I recently attended a talk by Dr. Janna Levin, at the Perimeter Institute in Waterloo, where she presented a fine report on the background to the discovery of gravity waves.
Her book on the topic was published just before the discovery of gravity waves, so that momentous event is relegated to a brief Epilogue. While the timing was unfortunate, since the discovery was not made the central focus of the book, my concerns with the text go far deeper.
Since the book is geared to a general science audience, I expect virtually no member of the general science-interested public will have any personal knowledge of the scientists mentioned. It was my good fortune to have met most of the great scientists Levin includes in the book.
Thus I was shocked early on (page 29) to read this sentence regarding John Wheeler and Robert Oppenheimer. “Although Wheeler did not testify in the hearing in 1954 that would strip Oppenheimer of his security clearance (the notorious Edward Teller did), Wheeler was not entirely unsympathetic to the testimony or the decision.”
What is reader supposed to take away from this description of Edward Teller as notorious? Levin does not even tell the reader who Teller was. He was certainly no criminal, which is usually the sort of person who gets 'notorious' thrown at them. Teller, who I knew, was the father of the H-bomb and one of the greatest minds of the 20th century. I also knew Wheeler, who had a great influence on me.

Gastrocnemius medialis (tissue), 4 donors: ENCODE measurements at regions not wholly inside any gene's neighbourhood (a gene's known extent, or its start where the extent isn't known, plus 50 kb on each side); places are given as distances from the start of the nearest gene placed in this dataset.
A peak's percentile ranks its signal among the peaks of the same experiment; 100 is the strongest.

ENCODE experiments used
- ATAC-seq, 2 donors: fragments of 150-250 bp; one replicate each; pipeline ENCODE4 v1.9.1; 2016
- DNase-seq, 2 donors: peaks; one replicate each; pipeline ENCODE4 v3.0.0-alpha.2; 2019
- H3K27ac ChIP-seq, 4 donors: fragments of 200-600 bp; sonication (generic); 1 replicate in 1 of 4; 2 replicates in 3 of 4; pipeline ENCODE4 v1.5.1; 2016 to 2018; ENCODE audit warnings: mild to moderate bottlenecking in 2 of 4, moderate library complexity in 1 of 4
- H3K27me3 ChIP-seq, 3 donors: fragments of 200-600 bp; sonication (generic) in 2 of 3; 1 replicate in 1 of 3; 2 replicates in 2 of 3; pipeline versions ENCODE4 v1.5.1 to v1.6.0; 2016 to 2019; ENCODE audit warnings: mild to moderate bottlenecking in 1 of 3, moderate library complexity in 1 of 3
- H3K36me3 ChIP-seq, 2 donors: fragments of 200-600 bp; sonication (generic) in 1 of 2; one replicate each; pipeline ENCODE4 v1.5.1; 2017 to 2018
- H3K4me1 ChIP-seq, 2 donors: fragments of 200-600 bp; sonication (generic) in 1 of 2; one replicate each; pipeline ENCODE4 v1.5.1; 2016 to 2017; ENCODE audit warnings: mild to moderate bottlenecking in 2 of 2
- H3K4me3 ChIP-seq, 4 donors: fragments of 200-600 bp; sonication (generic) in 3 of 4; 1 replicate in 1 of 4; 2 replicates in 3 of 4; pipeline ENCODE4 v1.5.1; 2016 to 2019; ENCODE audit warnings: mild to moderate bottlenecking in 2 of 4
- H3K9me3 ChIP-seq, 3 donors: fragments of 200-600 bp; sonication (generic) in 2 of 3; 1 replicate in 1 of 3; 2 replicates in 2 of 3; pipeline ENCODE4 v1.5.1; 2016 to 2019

I continued with my reading until page 64, when I read “polio-sabotaged astrophysicist, Philip Morrison.” I can only consider the one-liner descriptions of Teller and Morrison to be the crudest form of caricature I have ever read in a book of science. Morrison was a wonderful person, combining kindness and brilliance. To have his career encapsulated is such a politically incorrect way will be hurtful to his family and all who remember him. At least Teller gets a mention in the Index, Morrison does not. What does polio-sabotaged even mean? Would anyone dare say that about FDR? Their personal medical issues obviously did not prevent them from rising to the heights of eminence.
Since I could only force myself to skim read the remainder of the book, I cannot offer further comments.
Black Hole Blues (241 pages) is by Knopf.
In grateful memory:
Edward Teller (1908-2003)
Philip Morrison (1915-2005)